Restrict Mobile Banking Feature During Online Class of Your Child

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NCHL

Due to the ongoing COVID19 pandemic, most of our classes have shifted from Physical to Online. Even school-going children are attending classes online. It may seem to be a good use of technology, but have you ever thought of the risks it could bring? You may have heard the news of a Punjab teen spending a whopping INR 16 lakh on PUBG in-game transactions. This was the result of a lack of knowledge in parents, on measures of securing their mobile banking accounts. So, before giving your smartphone to your child to attend their online classes or for any type of usage; make sure you have turned ON the Child Mode and restricted the use of your mobile banking application. Also if you have not enabled Two-factor Authentication, Enable it.

Safe Mobile Banking Tips

  • Use complex passwords
  • Enable Two-factor Authentication
  • Enable/Subscribe Security Alerts
  • Enable Child Mode before giving your device to your child

Security Risks of Mobile Banking

  • Not Signing up for security alerts from the bank: Security Alert are those message sent to you/your device when there is suspicious activity in your bank account.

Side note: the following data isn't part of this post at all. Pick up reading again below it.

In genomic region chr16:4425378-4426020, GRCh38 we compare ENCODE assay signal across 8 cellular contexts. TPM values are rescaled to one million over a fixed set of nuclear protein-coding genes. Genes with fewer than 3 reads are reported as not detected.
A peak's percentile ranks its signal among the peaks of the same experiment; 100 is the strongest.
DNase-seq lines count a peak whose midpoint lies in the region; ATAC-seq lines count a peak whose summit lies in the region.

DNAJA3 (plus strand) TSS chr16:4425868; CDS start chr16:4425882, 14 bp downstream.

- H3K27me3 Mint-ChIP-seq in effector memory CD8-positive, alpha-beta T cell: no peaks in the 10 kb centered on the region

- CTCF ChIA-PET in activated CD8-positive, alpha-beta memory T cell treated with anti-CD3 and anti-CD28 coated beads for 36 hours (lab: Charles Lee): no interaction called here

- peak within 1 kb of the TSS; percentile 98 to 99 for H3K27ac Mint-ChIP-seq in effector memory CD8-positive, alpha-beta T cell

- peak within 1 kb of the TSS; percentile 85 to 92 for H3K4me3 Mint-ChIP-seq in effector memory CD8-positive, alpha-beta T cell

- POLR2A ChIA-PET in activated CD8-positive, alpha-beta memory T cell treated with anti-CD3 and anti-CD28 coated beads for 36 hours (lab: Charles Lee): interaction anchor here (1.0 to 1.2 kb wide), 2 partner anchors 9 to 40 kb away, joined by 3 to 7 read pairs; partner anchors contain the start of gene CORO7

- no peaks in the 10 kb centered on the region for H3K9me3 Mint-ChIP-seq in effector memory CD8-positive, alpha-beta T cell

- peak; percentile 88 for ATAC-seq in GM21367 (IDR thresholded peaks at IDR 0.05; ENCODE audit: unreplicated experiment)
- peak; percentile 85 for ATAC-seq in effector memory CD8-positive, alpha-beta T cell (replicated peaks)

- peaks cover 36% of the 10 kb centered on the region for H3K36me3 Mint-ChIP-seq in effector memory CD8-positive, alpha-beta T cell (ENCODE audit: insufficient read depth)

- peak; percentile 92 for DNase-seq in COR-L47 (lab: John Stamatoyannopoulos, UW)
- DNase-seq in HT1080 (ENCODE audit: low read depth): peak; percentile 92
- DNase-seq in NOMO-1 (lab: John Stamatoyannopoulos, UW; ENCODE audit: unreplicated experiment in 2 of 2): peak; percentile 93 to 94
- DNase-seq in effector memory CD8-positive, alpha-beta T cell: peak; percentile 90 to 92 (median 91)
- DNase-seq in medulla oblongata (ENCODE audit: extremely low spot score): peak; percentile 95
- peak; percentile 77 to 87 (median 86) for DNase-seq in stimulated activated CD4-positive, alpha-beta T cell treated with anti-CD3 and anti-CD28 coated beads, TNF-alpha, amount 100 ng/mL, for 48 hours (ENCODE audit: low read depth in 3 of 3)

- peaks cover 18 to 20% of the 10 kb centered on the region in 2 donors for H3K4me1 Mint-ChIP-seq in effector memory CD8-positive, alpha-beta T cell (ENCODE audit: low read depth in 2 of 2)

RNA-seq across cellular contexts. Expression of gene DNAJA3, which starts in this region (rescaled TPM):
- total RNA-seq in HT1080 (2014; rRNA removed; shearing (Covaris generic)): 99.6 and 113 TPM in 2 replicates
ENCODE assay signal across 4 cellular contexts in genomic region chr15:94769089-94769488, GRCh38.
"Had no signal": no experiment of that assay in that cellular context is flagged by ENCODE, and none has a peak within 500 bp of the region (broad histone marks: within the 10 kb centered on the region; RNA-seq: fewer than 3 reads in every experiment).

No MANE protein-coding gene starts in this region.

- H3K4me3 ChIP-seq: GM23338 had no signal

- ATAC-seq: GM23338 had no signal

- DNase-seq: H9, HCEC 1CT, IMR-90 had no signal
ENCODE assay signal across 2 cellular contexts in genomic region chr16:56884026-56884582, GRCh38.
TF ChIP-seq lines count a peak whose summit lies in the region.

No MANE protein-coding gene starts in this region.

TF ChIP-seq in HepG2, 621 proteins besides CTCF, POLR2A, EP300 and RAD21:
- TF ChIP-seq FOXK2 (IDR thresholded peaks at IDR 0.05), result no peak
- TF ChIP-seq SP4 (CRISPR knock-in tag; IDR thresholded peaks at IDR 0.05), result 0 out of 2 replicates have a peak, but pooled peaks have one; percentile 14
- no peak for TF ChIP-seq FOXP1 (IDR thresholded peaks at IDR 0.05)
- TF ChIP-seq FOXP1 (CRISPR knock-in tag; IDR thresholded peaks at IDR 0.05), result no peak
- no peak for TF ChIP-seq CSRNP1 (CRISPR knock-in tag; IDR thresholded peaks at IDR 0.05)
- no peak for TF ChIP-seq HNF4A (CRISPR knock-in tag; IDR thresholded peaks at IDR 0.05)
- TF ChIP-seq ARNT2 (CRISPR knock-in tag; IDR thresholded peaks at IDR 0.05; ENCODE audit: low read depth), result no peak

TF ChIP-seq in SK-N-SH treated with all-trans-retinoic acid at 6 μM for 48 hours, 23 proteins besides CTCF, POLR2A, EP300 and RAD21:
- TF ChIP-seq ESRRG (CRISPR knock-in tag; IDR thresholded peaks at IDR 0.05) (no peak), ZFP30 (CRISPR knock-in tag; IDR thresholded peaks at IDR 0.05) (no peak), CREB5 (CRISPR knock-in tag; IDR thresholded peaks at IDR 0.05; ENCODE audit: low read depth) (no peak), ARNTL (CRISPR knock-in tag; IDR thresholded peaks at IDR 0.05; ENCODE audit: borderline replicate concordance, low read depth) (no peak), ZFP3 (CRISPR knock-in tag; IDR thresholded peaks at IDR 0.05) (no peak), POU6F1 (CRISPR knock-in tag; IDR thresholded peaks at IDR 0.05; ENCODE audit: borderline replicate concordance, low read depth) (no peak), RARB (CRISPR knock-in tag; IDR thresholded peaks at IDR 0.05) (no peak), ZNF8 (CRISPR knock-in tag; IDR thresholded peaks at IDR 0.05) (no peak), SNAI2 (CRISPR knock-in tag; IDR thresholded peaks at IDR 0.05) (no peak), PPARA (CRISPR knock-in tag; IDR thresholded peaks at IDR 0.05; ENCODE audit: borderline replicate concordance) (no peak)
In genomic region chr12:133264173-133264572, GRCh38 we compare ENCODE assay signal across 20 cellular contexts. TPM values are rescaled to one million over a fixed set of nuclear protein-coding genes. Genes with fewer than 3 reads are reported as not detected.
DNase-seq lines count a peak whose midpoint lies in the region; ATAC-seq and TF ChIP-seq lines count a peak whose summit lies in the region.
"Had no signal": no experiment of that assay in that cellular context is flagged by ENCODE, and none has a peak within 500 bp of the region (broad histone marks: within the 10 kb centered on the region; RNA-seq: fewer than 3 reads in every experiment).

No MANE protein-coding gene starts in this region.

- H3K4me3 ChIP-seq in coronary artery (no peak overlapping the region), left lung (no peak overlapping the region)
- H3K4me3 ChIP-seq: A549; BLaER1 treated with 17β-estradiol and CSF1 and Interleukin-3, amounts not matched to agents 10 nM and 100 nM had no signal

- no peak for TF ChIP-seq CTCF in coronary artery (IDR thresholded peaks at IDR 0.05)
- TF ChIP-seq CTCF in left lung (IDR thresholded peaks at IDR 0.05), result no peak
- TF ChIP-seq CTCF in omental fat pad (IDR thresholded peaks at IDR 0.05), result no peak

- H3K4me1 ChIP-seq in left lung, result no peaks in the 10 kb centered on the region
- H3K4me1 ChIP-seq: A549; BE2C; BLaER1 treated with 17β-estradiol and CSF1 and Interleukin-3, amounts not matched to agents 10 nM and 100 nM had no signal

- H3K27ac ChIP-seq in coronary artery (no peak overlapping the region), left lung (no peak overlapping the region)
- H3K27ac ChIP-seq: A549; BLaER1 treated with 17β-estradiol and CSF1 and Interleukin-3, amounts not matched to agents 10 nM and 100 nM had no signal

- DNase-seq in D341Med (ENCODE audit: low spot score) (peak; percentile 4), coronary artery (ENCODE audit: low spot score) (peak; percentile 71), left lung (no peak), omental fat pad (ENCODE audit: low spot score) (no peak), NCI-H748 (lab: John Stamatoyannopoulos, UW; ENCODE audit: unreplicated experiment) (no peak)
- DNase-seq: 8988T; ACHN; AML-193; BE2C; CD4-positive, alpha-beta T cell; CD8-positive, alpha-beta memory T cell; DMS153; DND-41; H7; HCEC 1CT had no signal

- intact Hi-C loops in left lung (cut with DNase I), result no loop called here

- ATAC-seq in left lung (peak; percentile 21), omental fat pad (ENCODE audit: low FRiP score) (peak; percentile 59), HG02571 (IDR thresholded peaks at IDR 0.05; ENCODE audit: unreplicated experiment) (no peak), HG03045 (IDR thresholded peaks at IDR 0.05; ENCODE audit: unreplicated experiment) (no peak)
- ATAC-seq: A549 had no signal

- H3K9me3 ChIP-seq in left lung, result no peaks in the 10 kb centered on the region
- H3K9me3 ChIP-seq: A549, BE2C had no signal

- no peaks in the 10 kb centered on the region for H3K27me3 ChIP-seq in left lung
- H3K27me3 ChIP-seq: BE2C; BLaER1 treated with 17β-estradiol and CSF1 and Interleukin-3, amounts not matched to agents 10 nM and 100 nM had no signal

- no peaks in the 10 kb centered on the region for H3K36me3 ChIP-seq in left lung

• Storing your passwords/PINs for mobile banking on your device: Many of you may have saved the credentials to log in to your mobile banking account on your device. Storing a password on your device is helpful until your phone gets lost. If it gets into the hand of the thief, they can easily gain access to your financial accounts. So, avoid storing passwords on your device.
  • Using an easy password: Create a strong password that contains a mix of capital and lowercase letters with some numbers and symbols.
  • Using your mobile banking app on public Wi-Fi: It is easy for someone to intercept your data while using public Wi-Fi. Even if the public Wi-Fi is a secured hotspot then the attacker can intercept your data once they are connected to the hotspot. Many of the networks give open access to Wi-Fi settings to anyone connected to the network. This can lead to “man-in-the-middle” attacks as anyone can get admin access in these types of networks. So, do not use services that require sensitive information such as email/password, bank details etc. while using a public network.

Also Read: Public Wi-Fi Vulnerable to Attacks

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